• The metaphor of a finger, which does all these great works, reminds us that in Christ and His Word, illuminated by the Holy Spirit, we receive grace, knowledge and a saving relationship with the Father; however, much of God and His providential rule over creation remain hidden from us. It is as if in our earthly lives we are given to know just the finger of God. No doubt, our finite minds are incapable of comprehending much more than His finger. As Paul acknowledged: “Oh, the depth of the riches and wisdom and knowledge of God! How unsearchable are his judgments and how inscrutable his ways!” (Rom 11:33)

“For now we see in a mirror dimly, but then face to face. Now I know in part; then I shall know fully, even as I have been fully known.” (1 Cor 13:12)

Yet even though our present knowledge and understanding of God is incomplete, Jesus gives us two promises: (1) we are fully known to Him, which is far more important than our infinitesimal knowledge of God; and (2) when it is our time to join the Church Triumphant, we will see Christ face to face; then we shall fully know. In the meantime, may we be content with just His finger, while giving Christ thanks and praise for suffering and dying on the cross to set us free from sin, death and the devil. Amen.

Lord, Jesus Christ: “Purify me with hyssop, and I shall be clean; Wash me, and I shall be whiter than snow. Make me to hear joy and gladness, Let the bones which You have broken rejoice.” (Ps 51:7-8 NASB) Amen.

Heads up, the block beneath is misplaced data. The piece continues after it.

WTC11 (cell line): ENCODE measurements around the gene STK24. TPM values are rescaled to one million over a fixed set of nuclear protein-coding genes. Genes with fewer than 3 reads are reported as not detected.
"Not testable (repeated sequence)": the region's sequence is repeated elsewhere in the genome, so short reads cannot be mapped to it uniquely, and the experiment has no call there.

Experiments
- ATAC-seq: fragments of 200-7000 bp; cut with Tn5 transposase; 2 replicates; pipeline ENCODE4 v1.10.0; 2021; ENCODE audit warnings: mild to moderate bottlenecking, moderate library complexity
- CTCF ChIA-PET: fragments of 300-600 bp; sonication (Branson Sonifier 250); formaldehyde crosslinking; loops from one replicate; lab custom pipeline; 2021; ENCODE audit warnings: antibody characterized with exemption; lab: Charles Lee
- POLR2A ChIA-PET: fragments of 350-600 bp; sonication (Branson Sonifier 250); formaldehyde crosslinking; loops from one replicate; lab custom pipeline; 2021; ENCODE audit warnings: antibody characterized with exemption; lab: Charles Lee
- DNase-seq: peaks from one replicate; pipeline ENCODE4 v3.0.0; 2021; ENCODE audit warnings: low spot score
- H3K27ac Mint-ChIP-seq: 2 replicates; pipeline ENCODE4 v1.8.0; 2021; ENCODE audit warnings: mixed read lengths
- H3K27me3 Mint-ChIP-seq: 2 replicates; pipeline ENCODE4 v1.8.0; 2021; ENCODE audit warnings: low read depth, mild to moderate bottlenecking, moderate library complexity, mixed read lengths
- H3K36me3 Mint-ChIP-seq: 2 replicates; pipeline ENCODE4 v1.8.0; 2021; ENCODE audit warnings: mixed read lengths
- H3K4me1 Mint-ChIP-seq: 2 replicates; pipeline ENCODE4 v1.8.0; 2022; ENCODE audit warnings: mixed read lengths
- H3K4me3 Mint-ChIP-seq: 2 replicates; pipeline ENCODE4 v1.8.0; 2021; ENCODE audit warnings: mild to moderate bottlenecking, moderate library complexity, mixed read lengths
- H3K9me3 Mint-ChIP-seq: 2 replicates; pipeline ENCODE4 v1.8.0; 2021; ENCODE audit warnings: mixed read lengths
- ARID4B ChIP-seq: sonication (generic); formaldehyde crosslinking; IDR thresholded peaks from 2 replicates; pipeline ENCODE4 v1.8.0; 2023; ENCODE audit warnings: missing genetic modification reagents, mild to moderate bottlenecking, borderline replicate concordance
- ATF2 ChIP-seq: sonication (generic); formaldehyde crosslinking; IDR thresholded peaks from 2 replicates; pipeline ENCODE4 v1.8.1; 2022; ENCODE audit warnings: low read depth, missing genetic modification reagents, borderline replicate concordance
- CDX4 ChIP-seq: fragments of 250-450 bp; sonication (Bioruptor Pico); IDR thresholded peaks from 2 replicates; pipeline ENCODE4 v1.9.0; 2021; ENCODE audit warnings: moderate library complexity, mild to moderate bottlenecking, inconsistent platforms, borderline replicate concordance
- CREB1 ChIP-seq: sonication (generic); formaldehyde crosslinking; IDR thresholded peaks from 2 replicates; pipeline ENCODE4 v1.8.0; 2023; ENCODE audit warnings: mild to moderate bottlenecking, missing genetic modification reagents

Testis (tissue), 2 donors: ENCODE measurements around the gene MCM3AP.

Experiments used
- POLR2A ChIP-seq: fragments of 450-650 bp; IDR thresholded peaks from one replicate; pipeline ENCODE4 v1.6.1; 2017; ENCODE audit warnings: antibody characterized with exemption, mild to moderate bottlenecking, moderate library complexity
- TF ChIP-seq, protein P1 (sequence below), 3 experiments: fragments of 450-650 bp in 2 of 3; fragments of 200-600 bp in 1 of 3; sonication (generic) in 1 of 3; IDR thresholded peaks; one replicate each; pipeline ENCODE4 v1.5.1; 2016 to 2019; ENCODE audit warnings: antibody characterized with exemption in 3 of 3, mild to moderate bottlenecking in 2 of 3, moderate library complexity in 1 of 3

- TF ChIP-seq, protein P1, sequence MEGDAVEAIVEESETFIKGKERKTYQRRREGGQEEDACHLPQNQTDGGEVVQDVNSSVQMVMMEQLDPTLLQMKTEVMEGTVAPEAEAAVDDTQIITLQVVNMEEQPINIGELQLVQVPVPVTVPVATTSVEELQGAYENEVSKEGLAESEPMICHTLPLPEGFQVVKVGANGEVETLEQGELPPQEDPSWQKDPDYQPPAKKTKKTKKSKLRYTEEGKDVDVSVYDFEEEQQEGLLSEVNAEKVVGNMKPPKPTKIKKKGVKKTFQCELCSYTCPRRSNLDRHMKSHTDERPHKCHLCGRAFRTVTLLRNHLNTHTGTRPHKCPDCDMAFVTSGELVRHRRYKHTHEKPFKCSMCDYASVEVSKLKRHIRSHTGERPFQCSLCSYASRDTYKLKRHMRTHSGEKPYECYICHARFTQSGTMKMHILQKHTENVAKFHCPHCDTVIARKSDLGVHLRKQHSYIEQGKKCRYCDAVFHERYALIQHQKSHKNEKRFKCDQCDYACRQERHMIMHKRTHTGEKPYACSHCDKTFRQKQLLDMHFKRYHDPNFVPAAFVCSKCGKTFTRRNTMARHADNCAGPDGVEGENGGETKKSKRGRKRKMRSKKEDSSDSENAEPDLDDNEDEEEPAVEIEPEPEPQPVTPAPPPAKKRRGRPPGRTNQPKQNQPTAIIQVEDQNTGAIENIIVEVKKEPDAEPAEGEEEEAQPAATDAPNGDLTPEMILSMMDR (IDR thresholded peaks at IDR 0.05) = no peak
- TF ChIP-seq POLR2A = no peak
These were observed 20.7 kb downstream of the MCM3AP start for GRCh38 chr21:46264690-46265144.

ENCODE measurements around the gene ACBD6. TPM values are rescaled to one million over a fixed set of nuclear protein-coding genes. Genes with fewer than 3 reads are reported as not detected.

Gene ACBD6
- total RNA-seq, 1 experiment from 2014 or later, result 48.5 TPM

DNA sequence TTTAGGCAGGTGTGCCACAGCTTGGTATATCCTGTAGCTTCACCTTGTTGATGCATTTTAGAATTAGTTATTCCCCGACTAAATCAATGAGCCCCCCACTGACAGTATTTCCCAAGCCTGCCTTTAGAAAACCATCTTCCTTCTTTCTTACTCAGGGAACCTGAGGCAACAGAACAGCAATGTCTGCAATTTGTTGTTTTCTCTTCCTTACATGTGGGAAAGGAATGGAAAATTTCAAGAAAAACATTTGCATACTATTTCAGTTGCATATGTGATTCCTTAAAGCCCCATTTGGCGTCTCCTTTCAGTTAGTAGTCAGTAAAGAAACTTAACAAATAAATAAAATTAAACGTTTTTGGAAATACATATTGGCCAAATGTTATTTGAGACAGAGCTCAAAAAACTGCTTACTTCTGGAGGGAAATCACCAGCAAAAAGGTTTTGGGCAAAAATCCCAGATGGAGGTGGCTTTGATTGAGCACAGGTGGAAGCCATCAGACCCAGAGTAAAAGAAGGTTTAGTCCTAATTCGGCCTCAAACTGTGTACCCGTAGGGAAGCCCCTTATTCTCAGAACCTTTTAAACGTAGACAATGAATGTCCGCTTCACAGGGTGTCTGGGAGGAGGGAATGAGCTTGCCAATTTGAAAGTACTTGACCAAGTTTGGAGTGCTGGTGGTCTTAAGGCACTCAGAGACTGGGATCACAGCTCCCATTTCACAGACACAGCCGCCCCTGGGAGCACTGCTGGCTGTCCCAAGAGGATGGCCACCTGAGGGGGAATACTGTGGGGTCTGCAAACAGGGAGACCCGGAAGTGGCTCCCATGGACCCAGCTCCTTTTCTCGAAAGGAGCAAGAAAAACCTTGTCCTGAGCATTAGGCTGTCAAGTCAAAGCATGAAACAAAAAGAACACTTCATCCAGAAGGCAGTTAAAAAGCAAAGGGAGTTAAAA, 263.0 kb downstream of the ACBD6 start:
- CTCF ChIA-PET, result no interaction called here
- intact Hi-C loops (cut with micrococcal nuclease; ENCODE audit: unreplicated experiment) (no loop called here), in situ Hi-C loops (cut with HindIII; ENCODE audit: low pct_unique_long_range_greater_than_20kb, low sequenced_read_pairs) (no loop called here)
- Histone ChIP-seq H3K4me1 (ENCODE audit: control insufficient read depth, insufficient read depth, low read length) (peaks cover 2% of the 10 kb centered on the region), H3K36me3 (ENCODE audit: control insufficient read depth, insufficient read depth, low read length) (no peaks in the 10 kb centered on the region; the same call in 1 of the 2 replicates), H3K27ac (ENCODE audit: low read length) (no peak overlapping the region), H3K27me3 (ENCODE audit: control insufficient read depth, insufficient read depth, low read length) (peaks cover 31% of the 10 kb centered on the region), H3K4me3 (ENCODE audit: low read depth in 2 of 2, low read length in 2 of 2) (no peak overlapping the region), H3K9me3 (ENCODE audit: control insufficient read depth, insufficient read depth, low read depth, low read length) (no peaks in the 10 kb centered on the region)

When I survey the wondrous cross

On which the Prince of glory died,

My richest gain I count but loss,

And pour contempt on all my pride.

Forbid it, Lord, that I should boast,

Save in the death of Christ my God!

All the vain things that charm me most,

I sacrifice them to His blood.

See from His head, His hands, His feet,

Sorrow and love flow mingled down!

Did e’er such love and sorrow meet,

Or thorns compose so rich a crown?

Were the whole realm of nature mine,

That were a present far too small;

Love so amazing, so divine,

Demands my soul, my life, my all.

To Christ, who won for sinners grace

By bitter grief and anguish sore,

Be praise from all the ransomed race

Forever and forevermore.

Isaac Watts, When I Survey the Wondrous Cross

Mar 222017

In the Greco-Roman world, it was common for leaders to write commendations of others (or even for themselves as did Paul) as a means to promote or solicit their acceptance by others.

This was a common practice by those in positions of power and authority to promote their subordinates and assist their rise to power.  Paul uses this same method to commend both those who were his assistants and those, like Epaphroditus, who  rose to leadership in their local churches. Commendations are consistent in many of Paul’s letters .  Paul wrote commendations to endorse certain people to be received as leaders within the churches. Here Paul is lending his own credibility toward the qualifications of those in or aspiring to leadership, and his motive is derived from his burden the churches (2 Cor. 11:28).

Not everyone who Paul commended actually served the church in the capacity of an overseer which today is translated as the pastor. The qualifications for such calling/position are given to us in 1Timothy 3 (which also includes qualifications for deacons) and Titus 1. Paul’s identification of leaders is rather broad in comparison to most of the church’s understanding of church leadership. Paul commended those who were local church leaders, engaged in missionary work, as well as those who traveled as a part of envoys for the collection for the Jerusalem church and letter carriers who transported Paul’s  correspondence.